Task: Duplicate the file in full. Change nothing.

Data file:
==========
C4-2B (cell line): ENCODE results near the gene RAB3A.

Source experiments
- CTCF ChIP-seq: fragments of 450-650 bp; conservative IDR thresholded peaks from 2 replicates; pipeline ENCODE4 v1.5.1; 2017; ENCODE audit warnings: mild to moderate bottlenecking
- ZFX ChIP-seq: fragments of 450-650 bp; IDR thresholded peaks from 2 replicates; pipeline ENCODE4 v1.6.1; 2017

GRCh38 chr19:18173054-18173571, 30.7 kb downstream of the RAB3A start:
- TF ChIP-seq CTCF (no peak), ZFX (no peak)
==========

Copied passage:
C4-2B (cell line): ENCODE results near the gene RAB3A.

Source experiments
- CTCF ChIP-seq: fragments of 450-650 bp; conservative IDR thresholded peaks from 2 replicates; pipeline ENCODE4 v1.5.1; 2017; ENCODE audit warnings: mild to moderate bottlenecking
- ZFX ChIP-seq: fragments of 450-650 bp; IDR thresholded peaks from 2 replicates; pipeline ENCODE4 v1.6.1; 2017

GRCh38 chr19:18173054-18173571, 30.7 kb downstream of the RAB3A start:
- TF ChIP-seq CTCF (no peak), ZFX (no peak)